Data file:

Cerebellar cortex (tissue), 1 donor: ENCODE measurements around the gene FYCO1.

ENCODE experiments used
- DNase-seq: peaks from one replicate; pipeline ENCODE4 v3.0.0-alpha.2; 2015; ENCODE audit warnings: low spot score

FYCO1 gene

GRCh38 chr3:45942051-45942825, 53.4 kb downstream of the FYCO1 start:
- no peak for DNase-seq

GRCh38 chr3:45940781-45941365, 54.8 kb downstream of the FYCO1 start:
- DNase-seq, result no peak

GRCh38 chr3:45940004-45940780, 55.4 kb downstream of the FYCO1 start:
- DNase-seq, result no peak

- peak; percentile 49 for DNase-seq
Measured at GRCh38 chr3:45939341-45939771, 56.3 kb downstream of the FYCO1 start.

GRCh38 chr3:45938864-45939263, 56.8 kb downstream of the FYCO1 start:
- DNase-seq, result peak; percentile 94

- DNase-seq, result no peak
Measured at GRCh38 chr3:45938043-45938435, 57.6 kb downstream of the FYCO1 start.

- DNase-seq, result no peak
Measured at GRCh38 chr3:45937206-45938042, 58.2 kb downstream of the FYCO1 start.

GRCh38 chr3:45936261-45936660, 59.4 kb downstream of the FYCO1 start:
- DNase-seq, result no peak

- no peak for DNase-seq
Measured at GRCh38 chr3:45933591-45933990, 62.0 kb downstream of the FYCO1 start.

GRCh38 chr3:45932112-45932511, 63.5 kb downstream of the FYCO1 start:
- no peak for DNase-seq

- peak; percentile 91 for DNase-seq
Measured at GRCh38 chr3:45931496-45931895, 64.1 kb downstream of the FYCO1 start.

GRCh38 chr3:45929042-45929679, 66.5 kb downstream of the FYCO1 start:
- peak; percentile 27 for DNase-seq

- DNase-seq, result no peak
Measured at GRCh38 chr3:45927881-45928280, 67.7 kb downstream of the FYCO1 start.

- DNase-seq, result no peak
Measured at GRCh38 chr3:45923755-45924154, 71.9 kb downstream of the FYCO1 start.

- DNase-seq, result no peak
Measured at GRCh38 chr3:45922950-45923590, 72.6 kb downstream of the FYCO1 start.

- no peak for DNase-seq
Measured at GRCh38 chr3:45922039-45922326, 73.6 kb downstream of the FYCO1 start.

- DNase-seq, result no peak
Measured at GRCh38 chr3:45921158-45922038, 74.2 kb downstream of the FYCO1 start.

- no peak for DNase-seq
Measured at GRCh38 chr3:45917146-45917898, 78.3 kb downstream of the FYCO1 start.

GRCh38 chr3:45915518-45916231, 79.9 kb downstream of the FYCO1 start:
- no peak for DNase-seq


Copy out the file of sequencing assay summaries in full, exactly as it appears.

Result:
Cerebellar cortex (tissue), 1 donor: ENCODE measurements around the gene FYCO1.

ENCODE experiments used
- DNase-seq: peaks from one replicate; pipeline ENCODE4 v3.0.0-alpha.2; 2015; ENCODE audit warnings: low spot score

FYCO1 gene

GRCh38 chr3:45942051-45942825, 53.4 kb downstream of the FYCO1 start:
- no peak for DNase-seq

GRCh38 chr3:45940781-45941365, 54.8 kb downstream of the FYCO1 start:
- DNase-seq, result no peak

GRCh38 chr3:45940004-45940780, 55.4 kb downstream of the FYCO1 start:
- DNase-seq, result no peak

- peak; percentile 49 for DNase-seq
Measured at GRCh38 chr3:45939341-45939771, 56.3 kb downstream of the FYCO1 start.

GRCh38 chr3:45938864-45939263, 56.8 kb downstream of the FYCO1 start:
- DNase-seq, result peak; percentile 94

- DNase-seq, result no peak
Measured at GRCh38 chr3:45938043-45938435, 57.6 kb downstream of the FYCO1 start.

- DNase-seq, result no peak
Measured at GRCh38 chr3:45937206-45938042, 58.2 kb downstream of the FYCO1 start.

GRCh38 chr3:45936261-45936660, 59.4 kb downstream of the FYCO1 start:
- DNase-seq, result no peak

- no peak for DNase-seq
Measured at GRCh38 chr3:45933591-45933990, 62.0 kb downstream of the FYCO1 start.

GRCh38 chr3:45932112-45932511, 63.5 kb downstream of the FYCO1 start:
- no peak for DNase-seq

- peak; percentile 91 for DNase-seq
Measured at GRCh38 chr3:45931496-45931895, 64.1 kb downstream of the FYCO1 start.

GRCh38 chr3:45929042-45929679, 66.5 kb downstream of the FYCO1 start:
- peak; percentile 27 for DNase-seq

- DNase-seq, result no peak
Measured at GRCh38 chr3:45927881-45928280, 67.7 kb downstream of the FYCO1 start.

- DNase-seq, result no peak
Measured at GRCh38 chr3:45923755-45924154, 71.9 kb downstream of the FYCO1 start.

- DNase-seq, result no peak
Measured at GRCh38 chr3:45922950-45923590, 72.6 kb downstream of the FYCO1 start.

- no peak for DNase-seq
Measured at GRCh38 chr3:45922039-45922326, 73.6 kb downstream of the FYCO1 start.

- DNase-seq, result no peak
Measured at GRCh38 chr3:45921158-45922038, 74.2 kb downstream of the FYCO1 start.

- no peak for DNase-seq
Measured at GRCh38 chr3:45917146-45917898, 78.3 kb downstream of the FYCO1 start.

GRCh38 chr3:45915518-45916231, 79.9 kb downstream of the FYCO1 start:
- no peak for DNase-seq